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Thāna Bhawan, India

Khan Z.A.,Directorate of Geology and Mining | Tewari R.C.,P.A. College
Journal of Asian Earth Sciences | Year: 2011

The quantitative relationships between lithological variables from the Late Paleozoic coal bearing cycles have been investigated using factor analysis in an attempt to analyze net subsidence during the deposition of these cycles. The results suggest that there are only two non-zero eigenvalues in varimax matrix which indicate that the hyper ellipsoid enclosing the data points have seven axes of zero length and exists an ordinary two dimensional ellipsoid. The data points can be located with reference to two mutually perpendicular axes. Loading on thickness of sandstones, thickness of shale, number of sandstone beds and number of shale beds are extremely high on RF-I and low on the other factor. This would lead to the interpretation that a balance was maintained throughout the Barakar sedimentation between the rate of deposition and the rate of subsidence. On the other hand, loading on number of coal beds is high on ' suggesting that the development of peat swamps (coal beds) is not a normal feature during the Late Paleozoic Barakar sedimentation in this Gondwana sub-basin. © 2010 Elsevier Ltd.


Tewari R.,University of Lucknow | Awatar R.,University of Lucknow | Pandita S.K.,Jammu University | McLoughlin S.,Swedish Museum of Natural History | And 5 more authors.
Earth-Science Reviews | Year: 2015

This first palynological study of the Permian-Triassic succession in the Guryul Ravine, Kashmir, India, reveals impoverished latest Permian spore-pollen assemblages in the uppermost Zewan Formation, a rich palynoassemblage from the basal Khunamuh Formation characteristic of the Permian-Triassic transition zone and depleted Triassic assemblages from higher in the Khunamuh Formation. The collective assemblages can be broadly correlated to the Densipollenites magnicorpus and Klausipollenites decipiens palynozones of peninsular India and to palynofloras spanning the Permian-Triassic boundary elsewhere in Gondwana. Generally, low spore-pollen yields and poor preservational quality of the studied assemblages hinder more precise correlations and are inferred to be a function of an offshore marine depositional setting on the margin of the Neotethys Ocean, and thermal alteration associated with Cenozoic collisional tectonism between India and Asia. © 2014 Elsevier B.V.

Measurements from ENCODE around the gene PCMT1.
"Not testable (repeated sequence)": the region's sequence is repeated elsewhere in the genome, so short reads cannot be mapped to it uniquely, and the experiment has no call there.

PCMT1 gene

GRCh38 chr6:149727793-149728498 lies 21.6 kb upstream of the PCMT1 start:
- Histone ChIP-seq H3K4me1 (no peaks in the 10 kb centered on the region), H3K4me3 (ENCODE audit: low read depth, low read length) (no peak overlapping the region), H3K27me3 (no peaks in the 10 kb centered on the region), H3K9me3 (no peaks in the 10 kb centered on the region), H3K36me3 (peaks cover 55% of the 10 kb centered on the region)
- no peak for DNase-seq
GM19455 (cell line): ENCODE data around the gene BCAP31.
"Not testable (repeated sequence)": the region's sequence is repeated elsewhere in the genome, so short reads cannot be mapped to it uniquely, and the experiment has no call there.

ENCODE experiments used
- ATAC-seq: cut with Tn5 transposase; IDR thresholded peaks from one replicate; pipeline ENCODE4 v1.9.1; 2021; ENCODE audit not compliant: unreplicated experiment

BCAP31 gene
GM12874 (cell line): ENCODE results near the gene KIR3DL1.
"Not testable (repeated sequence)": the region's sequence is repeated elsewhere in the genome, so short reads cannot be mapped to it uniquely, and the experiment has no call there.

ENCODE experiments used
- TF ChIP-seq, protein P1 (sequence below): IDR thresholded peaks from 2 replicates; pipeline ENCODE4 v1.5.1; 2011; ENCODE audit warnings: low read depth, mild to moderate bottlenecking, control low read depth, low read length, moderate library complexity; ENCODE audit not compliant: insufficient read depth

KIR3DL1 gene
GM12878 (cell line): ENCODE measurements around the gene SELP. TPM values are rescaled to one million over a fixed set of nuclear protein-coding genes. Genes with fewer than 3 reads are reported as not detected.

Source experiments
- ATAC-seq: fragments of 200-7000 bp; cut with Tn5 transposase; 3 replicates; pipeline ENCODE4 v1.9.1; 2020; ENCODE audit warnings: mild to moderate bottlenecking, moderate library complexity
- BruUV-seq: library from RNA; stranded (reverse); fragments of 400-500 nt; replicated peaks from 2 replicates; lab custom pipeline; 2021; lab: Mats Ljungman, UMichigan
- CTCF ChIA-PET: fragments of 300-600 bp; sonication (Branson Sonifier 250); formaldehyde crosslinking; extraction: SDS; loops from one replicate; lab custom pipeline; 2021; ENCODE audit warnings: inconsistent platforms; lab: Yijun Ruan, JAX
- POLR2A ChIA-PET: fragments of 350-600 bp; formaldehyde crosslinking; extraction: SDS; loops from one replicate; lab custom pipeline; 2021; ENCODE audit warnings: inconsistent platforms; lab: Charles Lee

Ghose N.C.,G 608 | Ghose N.C.,Patna University | Agrawal O.P.,Directorate of Geology and Mining | Chatterjee N.,Massachusetts Institute of Technology
Island Arc | Year: 2010

A variety of low- to high-pressure metamorphic assemblages occur in the metabasic rocks and metachert in the Upper Cretaceous-Eocene ophiolite belt of the central part of the Naga Hills, an area in the northern sector of the Indo-Myanmar Ranges in the Indo-Eurasian collision zone. The ophiolite suite includes peridotite tectonite containing garnet lherzolite xenoliths, layered ultramafic-mafic cumulates, metabasic rocks, basaltic lava, volcaniclastics, plagiogranite, and pelagic sediments emplaced as dismembered and imbricated bodies at thrust contacts between moderately metamorphosed accretionary rocks/basement (Nimi Formation/Naga Metamorphics) and marine sediments (Disang Flysch). It is overlain by coarse clastic Paleogene sediments of ophiolite-derived rocks (Jopi/Phokphur Formation). The metabasic rocks, including high-grade barroisite/glaucophane-bearing epidote eclogite and glaucophane schist, and low-grade greenschist and prehnite-clinochlore schist, are associated with lava flows and ultramafic cumulates at the western thrust contact. Chemically, the metabasites show a low-K tholeiitic affinity that favors derivation from a depleted mantle source as in the case of mid-ocean ridge basalt. Thermobarometry indicates peak P-T conditions of about 20 kb and 525°C. Retrogression related to uplift is marked by replacement of barroisite and omphacite by glaucophane followed by secondary actinolite, albite, and chlorite formation. A metabasic lens with an eclogite core surrounded by successive layers of glaucophane schist and greenschist provides field evidence of retrogression and uplift. Presence of S-C mylonite in garnet lherzolite and 'mica fish' in glaucophane schist indicates ductile deformation in the shear zone along which the ophiolite was emplaced. © 2010 Blackwell Publishing Asia Pty Ltd.